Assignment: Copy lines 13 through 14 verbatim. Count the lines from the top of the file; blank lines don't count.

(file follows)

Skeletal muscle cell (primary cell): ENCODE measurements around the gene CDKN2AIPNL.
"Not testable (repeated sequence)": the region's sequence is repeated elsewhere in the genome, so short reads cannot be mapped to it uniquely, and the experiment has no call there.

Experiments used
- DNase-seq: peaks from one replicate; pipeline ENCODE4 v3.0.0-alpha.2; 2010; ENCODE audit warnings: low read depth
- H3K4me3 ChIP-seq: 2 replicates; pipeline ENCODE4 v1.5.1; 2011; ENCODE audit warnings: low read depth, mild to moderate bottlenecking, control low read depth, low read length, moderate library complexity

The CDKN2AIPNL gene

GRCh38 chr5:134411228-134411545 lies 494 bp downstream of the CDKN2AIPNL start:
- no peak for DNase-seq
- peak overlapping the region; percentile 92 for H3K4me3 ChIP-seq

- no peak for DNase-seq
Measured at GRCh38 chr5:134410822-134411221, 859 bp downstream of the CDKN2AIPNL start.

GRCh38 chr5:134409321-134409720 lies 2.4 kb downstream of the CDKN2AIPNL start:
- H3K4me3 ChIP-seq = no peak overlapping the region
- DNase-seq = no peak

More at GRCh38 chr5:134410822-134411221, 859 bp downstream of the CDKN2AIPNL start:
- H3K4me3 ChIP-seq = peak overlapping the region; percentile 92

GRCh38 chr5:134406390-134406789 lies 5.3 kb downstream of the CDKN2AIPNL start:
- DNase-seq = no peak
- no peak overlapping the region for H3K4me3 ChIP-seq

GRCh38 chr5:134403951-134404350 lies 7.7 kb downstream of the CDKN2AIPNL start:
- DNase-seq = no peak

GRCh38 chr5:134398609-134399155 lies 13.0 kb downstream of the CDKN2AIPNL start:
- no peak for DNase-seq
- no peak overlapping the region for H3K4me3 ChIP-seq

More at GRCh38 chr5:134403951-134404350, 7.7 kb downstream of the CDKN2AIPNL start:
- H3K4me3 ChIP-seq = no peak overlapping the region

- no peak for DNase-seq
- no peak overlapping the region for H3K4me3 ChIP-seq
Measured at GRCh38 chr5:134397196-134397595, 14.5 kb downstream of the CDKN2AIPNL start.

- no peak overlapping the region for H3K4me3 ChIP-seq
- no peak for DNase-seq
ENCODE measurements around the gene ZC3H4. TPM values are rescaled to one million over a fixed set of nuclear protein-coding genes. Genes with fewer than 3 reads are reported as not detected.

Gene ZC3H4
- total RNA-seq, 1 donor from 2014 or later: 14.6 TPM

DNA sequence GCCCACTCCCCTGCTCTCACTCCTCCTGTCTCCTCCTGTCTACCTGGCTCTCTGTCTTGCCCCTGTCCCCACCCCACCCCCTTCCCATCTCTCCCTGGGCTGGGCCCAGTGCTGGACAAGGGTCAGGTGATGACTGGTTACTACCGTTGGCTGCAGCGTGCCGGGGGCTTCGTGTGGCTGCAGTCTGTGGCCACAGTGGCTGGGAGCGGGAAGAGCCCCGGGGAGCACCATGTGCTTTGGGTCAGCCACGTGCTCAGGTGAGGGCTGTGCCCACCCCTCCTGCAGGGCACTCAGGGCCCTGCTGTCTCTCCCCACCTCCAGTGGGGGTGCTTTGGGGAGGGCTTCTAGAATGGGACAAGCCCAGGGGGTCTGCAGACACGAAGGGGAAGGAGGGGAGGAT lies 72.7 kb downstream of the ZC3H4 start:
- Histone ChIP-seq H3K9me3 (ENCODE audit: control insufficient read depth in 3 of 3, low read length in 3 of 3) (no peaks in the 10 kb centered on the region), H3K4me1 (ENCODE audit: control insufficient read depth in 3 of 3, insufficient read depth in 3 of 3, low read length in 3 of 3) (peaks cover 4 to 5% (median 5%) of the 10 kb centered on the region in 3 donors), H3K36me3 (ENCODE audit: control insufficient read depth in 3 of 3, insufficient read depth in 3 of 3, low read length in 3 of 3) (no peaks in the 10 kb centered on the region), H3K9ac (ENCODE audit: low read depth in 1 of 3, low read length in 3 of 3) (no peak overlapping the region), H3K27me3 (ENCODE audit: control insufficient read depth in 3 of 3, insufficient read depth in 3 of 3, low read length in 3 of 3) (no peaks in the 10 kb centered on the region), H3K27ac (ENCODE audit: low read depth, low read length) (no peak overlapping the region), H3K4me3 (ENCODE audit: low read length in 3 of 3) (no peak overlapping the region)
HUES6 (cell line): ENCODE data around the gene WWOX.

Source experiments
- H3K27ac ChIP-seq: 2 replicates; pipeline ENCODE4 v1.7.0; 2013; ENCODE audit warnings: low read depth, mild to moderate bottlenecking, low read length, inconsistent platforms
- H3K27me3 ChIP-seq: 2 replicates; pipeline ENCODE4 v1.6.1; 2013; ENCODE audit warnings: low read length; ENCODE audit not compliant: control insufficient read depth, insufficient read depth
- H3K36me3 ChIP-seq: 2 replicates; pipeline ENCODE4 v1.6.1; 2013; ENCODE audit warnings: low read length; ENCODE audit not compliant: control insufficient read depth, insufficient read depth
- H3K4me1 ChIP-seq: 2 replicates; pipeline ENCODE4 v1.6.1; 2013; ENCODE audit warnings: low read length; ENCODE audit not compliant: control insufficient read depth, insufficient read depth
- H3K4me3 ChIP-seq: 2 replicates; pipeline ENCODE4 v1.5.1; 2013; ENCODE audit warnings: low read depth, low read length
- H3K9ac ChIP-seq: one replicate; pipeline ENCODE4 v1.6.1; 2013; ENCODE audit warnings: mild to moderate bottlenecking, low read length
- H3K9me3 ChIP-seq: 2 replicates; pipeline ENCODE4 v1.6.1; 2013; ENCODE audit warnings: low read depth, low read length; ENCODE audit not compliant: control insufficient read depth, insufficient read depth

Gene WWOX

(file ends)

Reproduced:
- H3K4me3 ChIP-seq = no peak overlapping the region
- DNase-seq = no peak